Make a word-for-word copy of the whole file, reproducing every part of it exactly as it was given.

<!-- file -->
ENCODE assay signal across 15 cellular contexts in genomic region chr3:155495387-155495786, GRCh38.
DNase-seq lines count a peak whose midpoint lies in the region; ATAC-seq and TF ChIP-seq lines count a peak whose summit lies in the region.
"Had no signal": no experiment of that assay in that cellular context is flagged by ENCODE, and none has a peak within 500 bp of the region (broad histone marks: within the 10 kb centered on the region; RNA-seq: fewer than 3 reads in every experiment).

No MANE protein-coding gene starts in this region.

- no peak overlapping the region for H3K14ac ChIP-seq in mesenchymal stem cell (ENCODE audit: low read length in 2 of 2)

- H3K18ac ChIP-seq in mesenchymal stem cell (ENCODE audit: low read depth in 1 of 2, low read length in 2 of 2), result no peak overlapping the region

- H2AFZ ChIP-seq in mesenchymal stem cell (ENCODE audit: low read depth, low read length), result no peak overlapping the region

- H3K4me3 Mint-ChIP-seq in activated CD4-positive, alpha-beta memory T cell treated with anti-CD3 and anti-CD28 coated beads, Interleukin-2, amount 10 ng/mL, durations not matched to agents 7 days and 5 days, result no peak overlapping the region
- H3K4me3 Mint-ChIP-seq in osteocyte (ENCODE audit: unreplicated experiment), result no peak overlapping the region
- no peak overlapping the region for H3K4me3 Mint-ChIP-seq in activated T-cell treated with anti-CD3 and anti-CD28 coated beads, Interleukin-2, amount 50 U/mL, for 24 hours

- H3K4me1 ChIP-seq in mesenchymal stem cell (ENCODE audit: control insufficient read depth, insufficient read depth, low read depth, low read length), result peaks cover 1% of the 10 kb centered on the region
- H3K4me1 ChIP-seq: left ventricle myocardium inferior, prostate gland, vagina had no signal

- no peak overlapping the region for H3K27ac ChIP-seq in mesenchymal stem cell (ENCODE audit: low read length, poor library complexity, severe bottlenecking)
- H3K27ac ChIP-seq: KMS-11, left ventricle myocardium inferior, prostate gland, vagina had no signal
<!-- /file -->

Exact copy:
ENCODE assay signal across 15 cellular contexts in genomic region chr3:155495387-155495786, GRCh38.
DNase-seq lines count a peak whose midpoint lies in the region; ATAC-seq and TF ChIP-seq lines count a peak whose summit lies in the region.
"Had no signal": no experiment of that assay in that cellular context is flagged by ENCODE, and none has a peak within 500 bp of the region (broad histone marks: within the 10 kb centered on the region; RNA-seq: fewer than 3 reads in every experiment).

No MANE protein-coding gene starts in this region.

- no peak overlapping the region for H3K14ac ChIP-seq in mesenchymal stem cell (ENCODE audit: low read length in 2 of 2)

- H3K18ac ChIP-seq in mesenchymal stem cell (ENCODE audit: low read depth in 1 of 2, low read length in 2 of 2), result no peak overlapping the region

- H2AFZ ChIP-seq in mesenchymal stem cell (ENCODE audit: low read depth, low read length), result no peak overlapping the region

- H3K4me3 Mint-ChIP-seq in activated CD4-positive, alpha-beta memory T cell treated with anti-CD3 and anti-CD28 coated beads, Interleukin-2, amount 10 ng/mL, durations not matched to agents 7 days and 5 days, result no peak overlapping the region
- H3K4me3 Mint-ChIP-seq in osteocyte (ENCODE audit: unreplicated experiment), result no peak overlapping the region
- no peak overlapping the region for H3K4me3 Mint-ChIP-seq in activated T-cell treated with anti-CD3 and anti-CD28 coated beads, Interleukin-2, amount 50 U/mL, for 24 hours

- H3K4me1 ChIP-seq in mesenchymal stem cell (ENCODE audit: control insufficient read depth, insufficient read depth, low read depth, low read length), result peaks cover 1% of the 10 kb centered on the region
- H3K4me1 ChIP-seq: left ventricle myocardium inferior, prostate gland, vagina had no signal

- no peak overlapping the region for H3K27ac ChIP-seq in mesenchymal stem cell (ENCODE audit: low read length, poor library complexity, severe bottlenecking)
- H3K27ac ChIP-seq: KMS-11, left ventricle myocardium inferior, prostate gland, vagina had no signal